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Pampered Pets, Pampered Predators
Observations from the Edge
Robert T. Nanninga
March 19, 1998
Recently one of the daily newspapers ran a plethora of letters to the editor regarding a very controversial subject, one that involves compassion, choices and opposing ideologies. Now this conversation wasn't your usual Christian Coalition diatribe, or the average Right to Life rhetoric. The topic at hand took three weeks to run it's course, which is surprising considering America's attention span at the end of the century. The discussion was one of wild animals versus domesticated ones, or more to the point, cats versus coyotes.
The whole thing started when a women wrote that her beloved pet of 12 years, Tammy, became coyote chow. This was inexcusable. So in a misguided letter she asked that all coyotes be eradicated from the area. I'm not kidding. In response other readers wrote in to tell her to get a clue, one even went so far as to accuse her of being a neglectful pet owner. To this I say, no one owns a cat. Now they might incarcerate one, but they don't own them. How do I know this? I co-habitate with four. I fought hard not to enter the barrage against this women, because, as some of you know, a year ago I lost my friend and familiar, Tofu Owliwicous Amenra to a hungry coyote. Where we differ is I don't blame the coyote for grabbing a kitty snack. I blame uncontrolled growth on shrinking habitat, which drives coyotes into residential neighborhoods.
The reason I waited to address this issue is simply timing. Given the time to think about an approach that would not leave me sounding like a cat hater, I was struck by the irony of the whole situation. I'm not sure what the statistics are, but I'm certain more wild animals are killed by pets than pets are killed by wild animals. For every cat that finds it's way on to a menu, I think it is safe to say 4 hundred birds, 600 lizards, and a couple hundred gophers are dinner for our favored felines. And before readers accuse me of picking on cats, dogs are just as guilty of wild life removal.
As spring approaches pet owners must be on constant vigil to keep Tammy or Gobot from killing everything in their path. Young are especially vulnerable. Domestic cats and dogs, for the most part, are like humans, and kill mainly for sport. Sure, I know it is part of their hunting instinct and they used to survive on such prey. But hey, that's what Friskies are for. If I'm not mistaken one of the reasons we are strip mining the oceans is to provide our furry friends with Kitty Queen Tuna. Remember this is coming from a man with four cats in residence. Whenever I open a can of cat food I feel guilty, as we all should. Also when I have to bury half a gopher, or vacuum up bird feathers I question the luxury of pets. Some would say you should keeps cats and dogs inside at all times. To that I would say why don't you stay in the house for your entire life, and see how stimulating that is. I have a friend in Santa Cruz who puts bells on her cats. This actually works to alert potential prey that Artemis and Goldenrod are on the prowl. When I find my cats with living animals, usually mice and lizards which make great toys, I rescue the terrified animal, and chastise the cat with a stern talking to. The conversation goes something like this. "Don't you realize the environmental impact you are having on native species" The cats then look at me as if I were insane, and then continue on with their very busy schedules.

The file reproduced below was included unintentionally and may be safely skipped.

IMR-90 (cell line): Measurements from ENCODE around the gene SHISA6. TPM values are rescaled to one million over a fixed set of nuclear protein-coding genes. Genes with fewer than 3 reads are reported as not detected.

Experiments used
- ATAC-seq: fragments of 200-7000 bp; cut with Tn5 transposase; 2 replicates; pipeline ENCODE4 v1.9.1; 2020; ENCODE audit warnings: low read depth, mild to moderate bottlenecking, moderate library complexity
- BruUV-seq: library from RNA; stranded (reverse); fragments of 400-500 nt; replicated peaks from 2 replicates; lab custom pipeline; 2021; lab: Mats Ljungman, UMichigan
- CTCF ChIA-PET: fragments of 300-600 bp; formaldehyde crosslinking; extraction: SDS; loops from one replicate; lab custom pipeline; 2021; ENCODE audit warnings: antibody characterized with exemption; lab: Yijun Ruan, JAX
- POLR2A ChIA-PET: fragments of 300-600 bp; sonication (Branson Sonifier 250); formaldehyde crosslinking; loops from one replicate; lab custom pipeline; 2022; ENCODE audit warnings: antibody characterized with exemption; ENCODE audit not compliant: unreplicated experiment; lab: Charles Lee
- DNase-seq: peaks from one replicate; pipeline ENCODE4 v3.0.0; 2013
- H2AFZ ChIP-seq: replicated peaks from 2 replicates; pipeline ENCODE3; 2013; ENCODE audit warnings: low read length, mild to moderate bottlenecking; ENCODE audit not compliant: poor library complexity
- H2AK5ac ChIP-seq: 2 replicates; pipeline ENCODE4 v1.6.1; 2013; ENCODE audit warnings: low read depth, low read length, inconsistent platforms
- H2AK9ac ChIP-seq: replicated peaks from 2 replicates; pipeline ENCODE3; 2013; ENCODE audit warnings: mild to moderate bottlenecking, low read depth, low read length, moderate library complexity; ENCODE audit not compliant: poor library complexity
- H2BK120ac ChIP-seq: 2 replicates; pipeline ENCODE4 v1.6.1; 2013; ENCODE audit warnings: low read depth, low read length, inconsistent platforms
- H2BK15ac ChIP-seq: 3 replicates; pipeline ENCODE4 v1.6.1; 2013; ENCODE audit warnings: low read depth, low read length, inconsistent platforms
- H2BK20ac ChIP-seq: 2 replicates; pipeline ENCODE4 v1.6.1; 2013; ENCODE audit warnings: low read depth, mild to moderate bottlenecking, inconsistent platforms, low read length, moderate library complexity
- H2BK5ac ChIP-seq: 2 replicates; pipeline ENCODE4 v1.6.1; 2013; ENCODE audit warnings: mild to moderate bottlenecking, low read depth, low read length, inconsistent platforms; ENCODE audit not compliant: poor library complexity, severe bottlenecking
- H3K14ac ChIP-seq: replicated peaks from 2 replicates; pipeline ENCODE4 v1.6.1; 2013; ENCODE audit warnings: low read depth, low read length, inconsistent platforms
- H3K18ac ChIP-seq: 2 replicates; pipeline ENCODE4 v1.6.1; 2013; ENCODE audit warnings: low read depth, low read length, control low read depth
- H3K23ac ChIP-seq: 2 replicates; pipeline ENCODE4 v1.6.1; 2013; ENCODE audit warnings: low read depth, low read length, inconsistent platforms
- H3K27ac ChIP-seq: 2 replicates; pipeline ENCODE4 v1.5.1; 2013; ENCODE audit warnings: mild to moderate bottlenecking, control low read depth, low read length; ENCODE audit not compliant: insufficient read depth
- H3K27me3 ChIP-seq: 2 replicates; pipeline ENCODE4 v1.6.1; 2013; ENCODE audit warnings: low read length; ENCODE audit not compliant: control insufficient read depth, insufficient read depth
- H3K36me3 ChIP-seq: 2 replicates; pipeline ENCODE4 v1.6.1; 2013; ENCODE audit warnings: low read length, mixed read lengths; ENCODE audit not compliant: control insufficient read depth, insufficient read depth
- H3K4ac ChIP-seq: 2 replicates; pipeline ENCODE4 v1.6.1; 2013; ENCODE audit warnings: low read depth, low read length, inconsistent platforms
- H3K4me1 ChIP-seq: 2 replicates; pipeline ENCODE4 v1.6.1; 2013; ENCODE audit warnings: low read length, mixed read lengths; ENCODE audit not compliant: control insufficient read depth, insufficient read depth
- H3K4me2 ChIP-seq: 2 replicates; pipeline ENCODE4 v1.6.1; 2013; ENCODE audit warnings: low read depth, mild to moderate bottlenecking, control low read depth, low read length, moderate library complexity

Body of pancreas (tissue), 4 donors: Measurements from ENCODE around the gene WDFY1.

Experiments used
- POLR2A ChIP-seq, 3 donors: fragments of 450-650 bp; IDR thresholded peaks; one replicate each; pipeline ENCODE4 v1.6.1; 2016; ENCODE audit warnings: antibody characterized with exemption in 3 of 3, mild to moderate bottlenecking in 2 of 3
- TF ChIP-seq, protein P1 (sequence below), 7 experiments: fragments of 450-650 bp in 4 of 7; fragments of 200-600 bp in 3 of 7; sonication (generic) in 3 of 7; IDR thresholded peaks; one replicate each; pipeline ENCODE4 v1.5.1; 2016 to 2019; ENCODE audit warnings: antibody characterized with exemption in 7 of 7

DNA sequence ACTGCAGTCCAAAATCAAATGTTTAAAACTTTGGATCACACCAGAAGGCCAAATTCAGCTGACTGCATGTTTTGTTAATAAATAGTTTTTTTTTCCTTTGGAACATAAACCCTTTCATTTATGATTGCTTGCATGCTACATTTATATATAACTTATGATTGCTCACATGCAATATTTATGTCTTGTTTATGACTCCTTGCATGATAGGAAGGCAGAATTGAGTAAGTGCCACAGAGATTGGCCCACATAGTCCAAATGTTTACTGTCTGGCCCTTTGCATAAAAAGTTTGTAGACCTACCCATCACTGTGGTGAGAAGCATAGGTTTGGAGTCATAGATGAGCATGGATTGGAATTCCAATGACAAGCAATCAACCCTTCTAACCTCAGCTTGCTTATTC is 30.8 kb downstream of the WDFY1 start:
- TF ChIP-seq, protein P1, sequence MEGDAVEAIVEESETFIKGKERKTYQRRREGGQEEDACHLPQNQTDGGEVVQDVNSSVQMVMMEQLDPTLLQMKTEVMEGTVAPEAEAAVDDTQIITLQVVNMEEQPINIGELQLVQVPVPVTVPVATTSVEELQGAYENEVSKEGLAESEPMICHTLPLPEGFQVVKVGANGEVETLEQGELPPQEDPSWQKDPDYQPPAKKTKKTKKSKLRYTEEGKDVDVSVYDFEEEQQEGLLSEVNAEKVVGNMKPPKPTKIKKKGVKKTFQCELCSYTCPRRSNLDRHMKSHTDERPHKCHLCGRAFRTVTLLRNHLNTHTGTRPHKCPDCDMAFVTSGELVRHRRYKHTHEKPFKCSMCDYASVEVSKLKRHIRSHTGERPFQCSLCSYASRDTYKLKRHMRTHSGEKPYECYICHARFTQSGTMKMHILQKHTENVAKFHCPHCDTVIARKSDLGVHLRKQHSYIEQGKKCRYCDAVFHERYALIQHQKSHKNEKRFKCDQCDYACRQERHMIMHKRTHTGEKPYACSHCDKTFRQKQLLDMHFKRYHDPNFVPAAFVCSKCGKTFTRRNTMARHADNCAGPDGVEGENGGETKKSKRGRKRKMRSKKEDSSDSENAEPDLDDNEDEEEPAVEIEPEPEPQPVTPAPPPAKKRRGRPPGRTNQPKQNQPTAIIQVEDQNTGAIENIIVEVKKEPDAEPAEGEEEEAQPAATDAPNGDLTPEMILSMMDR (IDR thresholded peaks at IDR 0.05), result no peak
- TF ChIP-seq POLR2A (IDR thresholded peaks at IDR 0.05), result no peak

Certain responsibilities come with being granted the opportunity of sharing space with a companion animal. First is the realization that domestic animals are longer part of the food chain, and like humans, are no longer in balance with their natural surroundings. Although I think I should note that pets are as far from their natural habitat, as Bill Gates is from a Luddite convention. Second, pet owners must not hold non-domesticated species to a different standard than they would their pets. Eat or be eaten goes both ways. And lastly, native animals should be given more consideration then hybrid freaks of nature. And yes this includes my cats.
So where do we go from here? Personally I plan to see my cats though this existence and that's it, no more cats for Bob. If I need a feline fix I will turn on the Discovery channel. And if I require a close up experience, I will once again volunteer with Project Wildlife, and help nurse injured or orphaned opossums back to health. Why limit your love to one animal, when there is a whole world of them that need our protection.